The problem is compounded by the success and prevalence of cruise ship auctions. One dealer recently did the math for me: with 500 large commercial cruise ships on the seas at any one time, if each conducted but one auction a week, that would lead to almost two auctions every day. I’m not entirely sure that I buy this calculus, but clearly that’s a lot of Picassos (and other modern masters) to go through. No wonder these cruise ships seem to be the biggest players at print auctions. The unfortunate dual effect of the thousand-pound gorilla in the bidding room is to drive up auction and retail prices while limiting “quality control”. I suppose that for the while, the best thing a dealer can do is to encourage caveat emptor.

  4. Help us spread the word

    There is currently a huge story about to break regarding cruise ship art scams. We want to warn everyone on a national scale. I need your stories–especially appraisers looking to help the novice buyer. This will be a TV story. Please help.

  5. Dear Sirs,

    I wish to refute out-of-business appraisers and gallery owners who resent the business art companies do on cruise ships. I have appraised art for 35 years in London and Paris, and in fact have come to know many art buyers who got incredible deals from cruise ship art auctions. The reason being there is no overhead, bulk purchasing and land galleries simply cannot compete. The only questionable art company on cruiseships is ______. I would ward you off them based on their ethical principles. The other art companies on ships are fully backed by their cruise lines such as NCL and Princess. If truly a fake Picasso was sold on the latter cruiselines, don’t you think a multi billion dollar cruise line would be more careful on who they hire to conduct their auctions? In fact NCL and Princess do arduous research on every single piece using top authorities in Britain and North America. A single art gallery does not have the funds and backing that major cruiselines do.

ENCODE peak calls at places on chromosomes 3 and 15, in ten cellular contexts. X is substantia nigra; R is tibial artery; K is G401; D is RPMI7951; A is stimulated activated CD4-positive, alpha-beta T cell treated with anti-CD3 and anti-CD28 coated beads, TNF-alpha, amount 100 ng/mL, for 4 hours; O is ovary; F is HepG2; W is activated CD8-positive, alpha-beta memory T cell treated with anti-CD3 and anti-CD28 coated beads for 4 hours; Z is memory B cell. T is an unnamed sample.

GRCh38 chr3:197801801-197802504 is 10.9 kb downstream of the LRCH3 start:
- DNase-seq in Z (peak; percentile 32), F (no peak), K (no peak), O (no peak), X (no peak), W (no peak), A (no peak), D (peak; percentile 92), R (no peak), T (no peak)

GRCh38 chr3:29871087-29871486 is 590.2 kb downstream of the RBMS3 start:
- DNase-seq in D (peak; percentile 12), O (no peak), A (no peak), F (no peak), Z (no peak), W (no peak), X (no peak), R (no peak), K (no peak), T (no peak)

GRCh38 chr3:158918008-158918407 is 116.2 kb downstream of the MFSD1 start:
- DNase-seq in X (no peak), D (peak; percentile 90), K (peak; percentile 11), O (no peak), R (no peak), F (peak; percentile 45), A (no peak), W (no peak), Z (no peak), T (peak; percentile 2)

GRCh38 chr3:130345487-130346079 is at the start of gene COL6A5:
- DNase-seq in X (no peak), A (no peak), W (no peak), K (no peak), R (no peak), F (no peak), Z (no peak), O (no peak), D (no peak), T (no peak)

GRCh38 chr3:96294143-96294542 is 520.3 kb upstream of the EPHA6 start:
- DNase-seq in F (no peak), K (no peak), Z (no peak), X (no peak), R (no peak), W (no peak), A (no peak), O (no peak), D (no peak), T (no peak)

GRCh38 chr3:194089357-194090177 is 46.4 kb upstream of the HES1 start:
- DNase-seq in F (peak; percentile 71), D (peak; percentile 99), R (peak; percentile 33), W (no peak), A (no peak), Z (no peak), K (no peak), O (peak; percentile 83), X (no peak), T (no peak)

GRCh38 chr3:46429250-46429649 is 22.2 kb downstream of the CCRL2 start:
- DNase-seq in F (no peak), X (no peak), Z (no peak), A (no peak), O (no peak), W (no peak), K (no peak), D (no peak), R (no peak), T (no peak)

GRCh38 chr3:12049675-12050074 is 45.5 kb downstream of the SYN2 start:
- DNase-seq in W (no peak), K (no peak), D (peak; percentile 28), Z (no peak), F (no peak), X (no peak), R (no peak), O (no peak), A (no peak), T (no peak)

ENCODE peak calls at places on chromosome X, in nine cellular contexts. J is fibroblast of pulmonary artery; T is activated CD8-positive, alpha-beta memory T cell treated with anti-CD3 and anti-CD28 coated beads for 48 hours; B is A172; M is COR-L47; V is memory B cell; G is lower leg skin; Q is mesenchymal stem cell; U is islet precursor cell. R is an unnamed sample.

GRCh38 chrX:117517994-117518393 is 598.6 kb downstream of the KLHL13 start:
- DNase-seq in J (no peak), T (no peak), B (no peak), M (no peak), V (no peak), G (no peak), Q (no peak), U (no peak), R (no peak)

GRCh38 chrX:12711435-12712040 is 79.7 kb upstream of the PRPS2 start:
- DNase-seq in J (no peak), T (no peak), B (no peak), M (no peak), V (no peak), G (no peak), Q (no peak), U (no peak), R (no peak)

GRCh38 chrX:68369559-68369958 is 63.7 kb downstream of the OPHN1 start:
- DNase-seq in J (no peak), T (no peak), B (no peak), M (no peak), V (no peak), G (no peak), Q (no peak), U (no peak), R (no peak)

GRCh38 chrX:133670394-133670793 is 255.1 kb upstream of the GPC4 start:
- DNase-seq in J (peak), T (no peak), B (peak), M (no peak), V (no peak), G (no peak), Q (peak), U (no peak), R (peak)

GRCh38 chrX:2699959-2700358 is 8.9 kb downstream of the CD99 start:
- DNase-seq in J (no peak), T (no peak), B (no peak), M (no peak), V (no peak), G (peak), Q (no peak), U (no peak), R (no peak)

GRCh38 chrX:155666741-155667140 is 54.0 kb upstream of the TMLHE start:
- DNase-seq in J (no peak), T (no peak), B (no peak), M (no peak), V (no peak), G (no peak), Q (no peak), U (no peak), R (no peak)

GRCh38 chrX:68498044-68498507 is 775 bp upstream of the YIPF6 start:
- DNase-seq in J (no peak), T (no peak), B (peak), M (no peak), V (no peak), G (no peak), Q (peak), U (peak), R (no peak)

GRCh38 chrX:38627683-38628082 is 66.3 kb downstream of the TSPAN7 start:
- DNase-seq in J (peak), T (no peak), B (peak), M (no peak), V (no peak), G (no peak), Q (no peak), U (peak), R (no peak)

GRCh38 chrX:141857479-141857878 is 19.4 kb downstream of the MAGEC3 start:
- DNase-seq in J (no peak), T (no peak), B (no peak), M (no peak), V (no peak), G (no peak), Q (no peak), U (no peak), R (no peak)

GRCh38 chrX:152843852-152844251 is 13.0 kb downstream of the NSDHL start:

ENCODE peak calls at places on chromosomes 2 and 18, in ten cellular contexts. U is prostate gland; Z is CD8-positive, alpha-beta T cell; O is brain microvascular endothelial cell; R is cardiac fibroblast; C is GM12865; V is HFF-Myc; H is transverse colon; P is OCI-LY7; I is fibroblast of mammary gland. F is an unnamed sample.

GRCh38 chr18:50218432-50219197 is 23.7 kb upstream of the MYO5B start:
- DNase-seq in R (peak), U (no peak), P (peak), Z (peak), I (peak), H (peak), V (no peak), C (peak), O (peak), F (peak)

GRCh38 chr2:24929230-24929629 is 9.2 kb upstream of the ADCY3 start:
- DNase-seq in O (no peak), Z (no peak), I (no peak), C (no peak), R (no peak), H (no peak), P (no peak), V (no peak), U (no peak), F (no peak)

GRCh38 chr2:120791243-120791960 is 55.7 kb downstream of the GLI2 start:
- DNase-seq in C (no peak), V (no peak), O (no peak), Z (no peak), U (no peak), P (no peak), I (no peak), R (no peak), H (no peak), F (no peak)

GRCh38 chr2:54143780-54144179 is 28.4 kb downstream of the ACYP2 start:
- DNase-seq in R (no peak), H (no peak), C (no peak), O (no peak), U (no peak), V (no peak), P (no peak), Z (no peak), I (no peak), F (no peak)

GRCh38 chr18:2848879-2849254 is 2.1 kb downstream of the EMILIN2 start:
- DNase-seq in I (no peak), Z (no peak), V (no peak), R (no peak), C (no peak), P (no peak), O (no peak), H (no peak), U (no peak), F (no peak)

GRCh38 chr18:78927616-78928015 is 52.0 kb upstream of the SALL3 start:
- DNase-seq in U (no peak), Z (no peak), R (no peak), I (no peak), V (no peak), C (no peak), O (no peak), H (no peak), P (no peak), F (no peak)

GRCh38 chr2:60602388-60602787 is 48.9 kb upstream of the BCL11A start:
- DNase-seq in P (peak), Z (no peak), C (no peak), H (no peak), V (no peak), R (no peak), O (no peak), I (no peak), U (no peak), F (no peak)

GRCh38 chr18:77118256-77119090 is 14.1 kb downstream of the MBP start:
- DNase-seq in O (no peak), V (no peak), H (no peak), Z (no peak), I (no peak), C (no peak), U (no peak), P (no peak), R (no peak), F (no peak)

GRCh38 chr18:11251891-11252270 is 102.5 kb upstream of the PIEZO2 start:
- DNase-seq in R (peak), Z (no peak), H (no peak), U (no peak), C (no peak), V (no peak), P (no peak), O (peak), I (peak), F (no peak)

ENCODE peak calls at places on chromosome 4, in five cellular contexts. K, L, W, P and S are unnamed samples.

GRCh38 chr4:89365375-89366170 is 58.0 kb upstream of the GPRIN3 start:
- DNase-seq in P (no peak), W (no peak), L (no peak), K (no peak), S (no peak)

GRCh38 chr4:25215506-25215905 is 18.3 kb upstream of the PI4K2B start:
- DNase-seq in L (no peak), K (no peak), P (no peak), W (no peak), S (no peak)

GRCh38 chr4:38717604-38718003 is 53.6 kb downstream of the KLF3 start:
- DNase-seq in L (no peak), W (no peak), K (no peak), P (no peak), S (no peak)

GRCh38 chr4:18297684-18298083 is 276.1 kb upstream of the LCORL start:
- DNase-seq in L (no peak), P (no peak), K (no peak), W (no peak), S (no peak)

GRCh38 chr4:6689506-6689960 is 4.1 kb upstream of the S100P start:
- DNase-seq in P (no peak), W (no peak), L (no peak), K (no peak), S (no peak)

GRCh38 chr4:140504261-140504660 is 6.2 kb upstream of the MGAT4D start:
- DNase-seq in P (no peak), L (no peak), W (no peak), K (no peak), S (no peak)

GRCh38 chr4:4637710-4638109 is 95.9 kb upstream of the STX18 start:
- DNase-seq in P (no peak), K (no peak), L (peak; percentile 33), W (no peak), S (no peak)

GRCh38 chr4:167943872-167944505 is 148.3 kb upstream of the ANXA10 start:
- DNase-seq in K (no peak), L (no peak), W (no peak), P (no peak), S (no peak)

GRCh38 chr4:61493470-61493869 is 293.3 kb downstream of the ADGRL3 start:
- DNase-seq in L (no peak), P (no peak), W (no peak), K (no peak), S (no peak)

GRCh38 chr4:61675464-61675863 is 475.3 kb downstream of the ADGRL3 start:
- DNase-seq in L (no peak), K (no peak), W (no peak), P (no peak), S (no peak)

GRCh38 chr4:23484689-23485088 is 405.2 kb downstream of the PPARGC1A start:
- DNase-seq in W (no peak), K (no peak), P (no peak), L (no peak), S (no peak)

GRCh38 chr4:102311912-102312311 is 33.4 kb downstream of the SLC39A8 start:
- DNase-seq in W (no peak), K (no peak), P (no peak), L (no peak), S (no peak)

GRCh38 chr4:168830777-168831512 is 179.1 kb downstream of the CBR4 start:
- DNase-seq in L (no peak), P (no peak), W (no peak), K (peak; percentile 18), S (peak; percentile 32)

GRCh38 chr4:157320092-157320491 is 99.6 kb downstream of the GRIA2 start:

6. Dear Wolfgang,

    I thank you for your submission, but I would like to further investigate your claims. Regarding the “incredible deals” you’ve mentioned, limiting your response to original works by Picasso (since of course that is my field of interest), could you kindly supply their titles, catalogue raisonné reference numbers, and prices? I would be keen to assimilate such data, given that every other instance of cruise ship art sales that I have encountered involved high retail pricing.

    I agree that cruise ships engage in “bulk purchasing”, but most of these purchases presumably occur at auction, where the cruise ship auction proprietors proprietors have to pay the same prices as the rest of us do.

    As for the due diligence that you assume multi-billion dollar cruise lines have performed, I need only direct your attention to the “PiCostcos”, the fake Picasso drawings which Costco sold. To their credit, they offered refunds to the buyers after the fakes had been exposed, and they removed the remaining fake from their website. But they were caught with their pants down, obviously having done no real Investigation into their merchandise in advance.

    Furthermore, although some of the cruise ship auctions may properly vet their art, do you know how often they honestly differentiate their merchandise between original prints and “afters”?
    I am aware of more than one instance in which an “after” has been sold as an original print on the high seas (see above).

    By the way, are you employed by, or do you do business in any way, with the two cruise ship companies you mentioned, NCL and Princess? -Kobi